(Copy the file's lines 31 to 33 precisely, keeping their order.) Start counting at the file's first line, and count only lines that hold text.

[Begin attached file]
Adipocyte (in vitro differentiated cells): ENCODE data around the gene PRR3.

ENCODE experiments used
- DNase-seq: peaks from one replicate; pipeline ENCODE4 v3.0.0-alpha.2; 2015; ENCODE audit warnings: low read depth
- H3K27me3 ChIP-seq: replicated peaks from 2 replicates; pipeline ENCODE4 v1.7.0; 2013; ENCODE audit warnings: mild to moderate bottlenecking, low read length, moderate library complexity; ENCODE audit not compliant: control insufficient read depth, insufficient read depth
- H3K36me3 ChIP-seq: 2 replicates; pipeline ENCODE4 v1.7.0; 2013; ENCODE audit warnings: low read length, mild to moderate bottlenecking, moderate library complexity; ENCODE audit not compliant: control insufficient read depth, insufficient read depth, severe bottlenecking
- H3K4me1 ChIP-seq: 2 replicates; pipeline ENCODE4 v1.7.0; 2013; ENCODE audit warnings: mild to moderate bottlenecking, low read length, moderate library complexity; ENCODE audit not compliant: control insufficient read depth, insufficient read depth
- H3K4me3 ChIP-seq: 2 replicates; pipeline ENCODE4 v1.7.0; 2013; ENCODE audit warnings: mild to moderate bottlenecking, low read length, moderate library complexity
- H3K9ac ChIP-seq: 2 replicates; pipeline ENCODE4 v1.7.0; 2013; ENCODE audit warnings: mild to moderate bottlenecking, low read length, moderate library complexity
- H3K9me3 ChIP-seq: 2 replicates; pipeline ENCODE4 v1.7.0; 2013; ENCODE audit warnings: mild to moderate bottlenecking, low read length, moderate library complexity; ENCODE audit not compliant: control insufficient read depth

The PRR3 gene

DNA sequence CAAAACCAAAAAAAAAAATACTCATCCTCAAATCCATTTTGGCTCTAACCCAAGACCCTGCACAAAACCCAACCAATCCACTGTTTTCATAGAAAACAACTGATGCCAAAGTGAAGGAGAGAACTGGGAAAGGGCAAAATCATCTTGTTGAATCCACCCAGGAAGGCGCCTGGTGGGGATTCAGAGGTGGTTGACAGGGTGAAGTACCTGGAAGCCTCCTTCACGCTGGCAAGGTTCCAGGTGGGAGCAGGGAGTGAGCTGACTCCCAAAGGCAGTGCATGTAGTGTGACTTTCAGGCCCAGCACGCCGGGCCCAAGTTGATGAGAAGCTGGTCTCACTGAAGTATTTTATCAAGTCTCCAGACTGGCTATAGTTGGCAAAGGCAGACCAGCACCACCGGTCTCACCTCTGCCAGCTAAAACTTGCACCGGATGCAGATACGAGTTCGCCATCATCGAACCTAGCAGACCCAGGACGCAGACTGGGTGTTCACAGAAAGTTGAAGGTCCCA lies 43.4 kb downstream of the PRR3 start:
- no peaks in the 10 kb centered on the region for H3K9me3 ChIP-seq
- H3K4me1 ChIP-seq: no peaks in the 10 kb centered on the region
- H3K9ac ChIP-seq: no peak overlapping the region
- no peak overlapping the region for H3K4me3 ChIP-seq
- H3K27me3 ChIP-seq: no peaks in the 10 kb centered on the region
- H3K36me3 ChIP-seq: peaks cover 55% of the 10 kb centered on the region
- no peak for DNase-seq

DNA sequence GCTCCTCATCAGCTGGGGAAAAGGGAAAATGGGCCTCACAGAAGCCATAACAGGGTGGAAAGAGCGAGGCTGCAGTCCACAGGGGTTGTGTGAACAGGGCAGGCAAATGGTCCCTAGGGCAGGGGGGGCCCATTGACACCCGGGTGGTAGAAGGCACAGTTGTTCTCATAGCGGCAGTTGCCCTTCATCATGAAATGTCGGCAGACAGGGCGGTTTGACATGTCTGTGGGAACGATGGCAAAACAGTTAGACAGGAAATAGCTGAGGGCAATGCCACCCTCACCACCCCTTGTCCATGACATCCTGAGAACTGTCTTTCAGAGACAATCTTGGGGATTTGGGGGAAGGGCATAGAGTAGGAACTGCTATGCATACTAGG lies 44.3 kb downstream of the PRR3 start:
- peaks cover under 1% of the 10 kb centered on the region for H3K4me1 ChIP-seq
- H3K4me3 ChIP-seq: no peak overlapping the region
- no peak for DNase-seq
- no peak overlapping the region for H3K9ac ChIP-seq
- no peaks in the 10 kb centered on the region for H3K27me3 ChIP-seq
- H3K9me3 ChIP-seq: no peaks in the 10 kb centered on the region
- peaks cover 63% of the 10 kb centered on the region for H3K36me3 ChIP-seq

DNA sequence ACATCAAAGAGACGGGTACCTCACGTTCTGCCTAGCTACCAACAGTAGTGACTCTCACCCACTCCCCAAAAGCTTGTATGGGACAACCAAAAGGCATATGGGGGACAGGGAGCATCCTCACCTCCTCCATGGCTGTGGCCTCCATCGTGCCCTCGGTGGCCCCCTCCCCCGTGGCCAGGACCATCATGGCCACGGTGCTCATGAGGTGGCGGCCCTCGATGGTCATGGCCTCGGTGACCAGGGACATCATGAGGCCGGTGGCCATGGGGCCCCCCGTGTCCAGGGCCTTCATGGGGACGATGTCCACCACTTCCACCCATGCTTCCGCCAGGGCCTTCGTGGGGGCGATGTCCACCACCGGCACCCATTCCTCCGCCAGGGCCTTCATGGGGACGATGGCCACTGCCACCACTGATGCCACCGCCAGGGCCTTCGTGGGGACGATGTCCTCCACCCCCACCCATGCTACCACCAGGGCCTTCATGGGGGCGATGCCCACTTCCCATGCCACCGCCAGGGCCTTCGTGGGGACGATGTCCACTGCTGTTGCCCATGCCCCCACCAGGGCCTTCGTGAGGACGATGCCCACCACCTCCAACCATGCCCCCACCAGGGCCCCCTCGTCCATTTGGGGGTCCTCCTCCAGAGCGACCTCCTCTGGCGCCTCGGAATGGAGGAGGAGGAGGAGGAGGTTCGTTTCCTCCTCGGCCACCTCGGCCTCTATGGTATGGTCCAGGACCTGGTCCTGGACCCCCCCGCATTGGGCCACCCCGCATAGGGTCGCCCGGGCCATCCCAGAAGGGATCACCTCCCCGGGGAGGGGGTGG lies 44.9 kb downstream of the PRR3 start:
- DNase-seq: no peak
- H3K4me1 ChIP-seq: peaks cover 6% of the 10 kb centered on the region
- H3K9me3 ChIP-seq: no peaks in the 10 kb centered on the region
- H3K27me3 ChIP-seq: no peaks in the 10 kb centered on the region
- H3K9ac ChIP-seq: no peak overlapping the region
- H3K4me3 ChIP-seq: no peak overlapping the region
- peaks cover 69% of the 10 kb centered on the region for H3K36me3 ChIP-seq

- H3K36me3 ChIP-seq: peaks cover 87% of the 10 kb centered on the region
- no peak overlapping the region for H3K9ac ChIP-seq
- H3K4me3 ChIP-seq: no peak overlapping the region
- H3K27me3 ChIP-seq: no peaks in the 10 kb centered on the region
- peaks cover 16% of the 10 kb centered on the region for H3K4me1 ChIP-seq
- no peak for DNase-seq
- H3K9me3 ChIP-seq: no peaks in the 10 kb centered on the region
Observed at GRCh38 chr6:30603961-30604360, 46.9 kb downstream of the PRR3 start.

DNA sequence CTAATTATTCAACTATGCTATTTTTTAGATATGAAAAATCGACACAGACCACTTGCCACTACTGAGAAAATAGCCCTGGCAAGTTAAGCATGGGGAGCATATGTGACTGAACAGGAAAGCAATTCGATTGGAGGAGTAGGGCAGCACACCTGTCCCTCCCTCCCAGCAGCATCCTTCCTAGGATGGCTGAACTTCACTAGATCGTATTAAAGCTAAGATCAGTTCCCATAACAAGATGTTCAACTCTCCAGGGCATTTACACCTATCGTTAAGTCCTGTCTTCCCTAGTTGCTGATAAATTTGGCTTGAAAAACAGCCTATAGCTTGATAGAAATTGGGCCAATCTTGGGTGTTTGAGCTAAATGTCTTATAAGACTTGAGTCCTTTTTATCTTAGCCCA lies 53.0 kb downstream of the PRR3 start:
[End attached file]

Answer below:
- H3K27me3 ChIP-seq: no peaks in the 10 kb centered on the region
- H3K9ac ChIP-seq: no peak overlapping the region
- H3K4me3 ChIP-seq: no peak overlapping the region